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Crooks find a new way to scam people frustrated with technology

CREATED Aug. 20, 2013 - UPDATED: Aug. 20, 2013

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MILWAUKEE - When your computer is broken, you just want it fixed. So when someone says they're with Microsoft and they can help you, you're inclined to say 'yes' and 'please'! But a high tech scam that's sweeping across the country left one Milwaukee man not saying 'thank you'.

Like most of us, Reverend Charles Jordan relies on his computer. It's essential for the work he does with his church.   So when it started to run a little slow he was relieved when he got a phone call from someone saying they were with Microsoft and could fix the problems.
 
"When they called I said 'Oh, wow. Somebody going to fix it right away,'" says Reverend Jordan.
 
The caller told the reverend his computer was in need of a new license. He just needed to pay for the license and give the caller access to his computer through the internet.
 
"So now he's working on my computer.  I don't even have access anymore.  He's doing whatever he does to my computer," recalls Jordan.
 
Reverend Jordan says this happened three times and each time the Microsoft impostor had access to everything on his computer.
 
"They're calling me back over and over again. I said, I thought you fixed this thing?" remembers Jordan.
 
Reverend Jordan realized that he was caught in a trap.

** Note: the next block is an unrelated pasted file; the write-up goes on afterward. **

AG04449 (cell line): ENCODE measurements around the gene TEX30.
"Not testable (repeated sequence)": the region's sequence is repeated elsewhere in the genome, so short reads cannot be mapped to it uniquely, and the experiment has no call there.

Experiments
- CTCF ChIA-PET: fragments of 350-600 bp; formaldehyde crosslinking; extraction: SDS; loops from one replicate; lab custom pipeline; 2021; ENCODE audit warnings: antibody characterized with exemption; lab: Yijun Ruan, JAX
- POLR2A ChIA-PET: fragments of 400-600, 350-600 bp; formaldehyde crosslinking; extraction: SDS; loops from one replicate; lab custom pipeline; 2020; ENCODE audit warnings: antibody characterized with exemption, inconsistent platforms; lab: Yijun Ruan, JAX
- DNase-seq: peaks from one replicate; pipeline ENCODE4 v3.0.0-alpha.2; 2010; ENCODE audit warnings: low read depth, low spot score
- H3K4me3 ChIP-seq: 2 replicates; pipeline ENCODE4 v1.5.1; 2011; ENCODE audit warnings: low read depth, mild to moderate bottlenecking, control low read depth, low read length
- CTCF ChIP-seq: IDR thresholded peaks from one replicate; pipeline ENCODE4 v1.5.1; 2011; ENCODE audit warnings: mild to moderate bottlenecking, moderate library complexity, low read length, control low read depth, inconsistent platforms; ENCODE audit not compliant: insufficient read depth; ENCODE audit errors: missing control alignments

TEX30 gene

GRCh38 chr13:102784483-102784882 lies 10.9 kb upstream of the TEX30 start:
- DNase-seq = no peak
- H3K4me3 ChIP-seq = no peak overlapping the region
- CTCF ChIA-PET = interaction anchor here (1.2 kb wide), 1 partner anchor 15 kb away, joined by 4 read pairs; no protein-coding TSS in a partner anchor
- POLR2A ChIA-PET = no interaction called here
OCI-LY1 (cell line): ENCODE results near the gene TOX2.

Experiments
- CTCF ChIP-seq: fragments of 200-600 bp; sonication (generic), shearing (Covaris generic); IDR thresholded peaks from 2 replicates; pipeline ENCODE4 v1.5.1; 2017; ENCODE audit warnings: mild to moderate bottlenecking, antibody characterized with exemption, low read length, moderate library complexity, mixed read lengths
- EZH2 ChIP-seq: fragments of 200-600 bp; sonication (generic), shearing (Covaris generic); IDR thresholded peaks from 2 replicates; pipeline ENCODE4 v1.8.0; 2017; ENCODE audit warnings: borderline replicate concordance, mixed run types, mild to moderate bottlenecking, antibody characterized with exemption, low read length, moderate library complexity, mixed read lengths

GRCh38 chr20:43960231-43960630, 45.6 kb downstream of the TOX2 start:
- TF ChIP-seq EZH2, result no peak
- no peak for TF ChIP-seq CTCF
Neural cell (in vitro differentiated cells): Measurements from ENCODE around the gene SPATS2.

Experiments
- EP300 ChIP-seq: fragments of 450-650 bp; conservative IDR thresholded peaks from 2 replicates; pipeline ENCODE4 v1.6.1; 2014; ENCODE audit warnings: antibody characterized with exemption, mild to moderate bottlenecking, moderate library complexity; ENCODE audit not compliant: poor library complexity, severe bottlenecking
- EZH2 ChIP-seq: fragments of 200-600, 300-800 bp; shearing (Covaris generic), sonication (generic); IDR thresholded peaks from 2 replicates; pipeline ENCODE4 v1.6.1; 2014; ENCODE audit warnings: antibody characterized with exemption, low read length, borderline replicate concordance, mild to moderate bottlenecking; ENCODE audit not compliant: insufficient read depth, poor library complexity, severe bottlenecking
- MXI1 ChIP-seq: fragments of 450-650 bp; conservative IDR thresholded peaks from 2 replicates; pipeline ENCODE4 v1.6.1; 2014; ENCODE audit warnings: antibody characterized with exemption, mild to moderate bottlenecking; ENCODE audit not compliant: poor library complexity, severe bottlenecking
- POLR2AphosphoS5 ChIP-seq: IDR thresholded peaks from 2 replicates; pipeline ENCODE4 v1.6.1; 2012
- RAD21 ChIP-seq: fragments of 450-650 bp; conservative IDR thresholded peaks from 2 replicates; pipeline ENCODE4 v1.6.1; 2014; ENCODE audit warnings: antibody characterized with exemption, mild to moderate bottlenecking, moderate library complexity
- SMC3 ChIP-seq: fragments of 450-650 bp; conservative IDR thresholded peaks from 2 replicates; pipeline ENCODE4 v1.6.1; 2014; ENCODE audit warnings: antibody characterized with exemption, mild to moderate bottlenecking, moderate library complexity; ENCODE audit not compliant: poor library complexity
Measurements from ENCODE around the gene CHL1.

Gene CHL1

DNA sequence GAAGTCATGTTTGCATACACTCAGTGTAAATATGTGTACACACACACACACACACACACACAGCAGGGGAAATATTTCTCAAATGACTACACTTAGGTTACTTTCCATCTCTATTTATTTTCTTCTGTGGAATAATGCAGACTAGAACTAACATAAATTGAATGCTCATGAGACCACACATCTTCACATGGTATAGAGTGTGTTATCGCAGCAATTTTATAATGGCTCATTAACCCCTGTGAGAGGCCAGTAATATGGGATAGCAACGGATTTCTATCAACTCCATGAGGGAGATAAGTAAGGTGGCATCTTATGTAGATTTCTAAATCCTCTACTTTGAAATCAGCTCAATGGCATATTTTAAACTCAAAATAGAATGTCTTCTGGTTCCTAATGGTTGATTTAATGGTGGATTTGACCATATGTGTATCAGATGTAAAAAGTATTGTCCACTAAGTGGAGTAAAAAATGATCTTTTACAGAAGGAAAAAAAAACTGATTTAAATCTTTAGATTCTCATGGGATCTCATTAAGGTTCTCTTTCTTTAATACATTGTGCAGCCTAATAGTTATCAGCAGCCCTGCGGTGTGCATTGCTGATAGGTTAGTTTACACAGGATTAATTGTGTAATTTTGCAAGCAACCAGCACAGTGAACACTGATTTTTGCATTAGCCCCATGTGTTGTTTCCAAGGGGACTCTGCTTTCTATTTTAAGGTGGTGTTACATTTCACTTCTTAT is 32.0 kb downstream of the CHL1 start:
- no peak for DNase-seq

"I said, I know you're a crook now. And I'm praying for you because you're crooked," says Jordan.
 
The scammers took his money and his private information.
 
"I feel taken advantage of. I really do," Jordan says.
 
It's a scam that's happened so often, Microsoft put out a warning on its website warning users not to fall for these tactics.  The Wisconsin Better Business Bureau has received many consumer complaints.
 
"Do not take a phone call where someone is asking you for any information just because they say they're with Microsoft," advises Randall Hoth, President of the Wisconsin BBB.
 
If hackers do get in your computer they may have access to your bank accounts, credit cards, and passwords.  At that point, it's important to take steps to protect yourself.
 
"Make certain that you change passwords and get updated virus protection from a service provider you trust and know." says Hoth.
 
The reverend learned a tough lesson.  He was out more than $500 when all was said and done.  He offers this simple tip to others out there.
 
"If somebody calls, hang up. I don't even talk to them just hang up," Jordan says.
 
If you are having issues with your computer the BBB suggests using a local, reputable company.  You can do a search on their website and get references from people you know.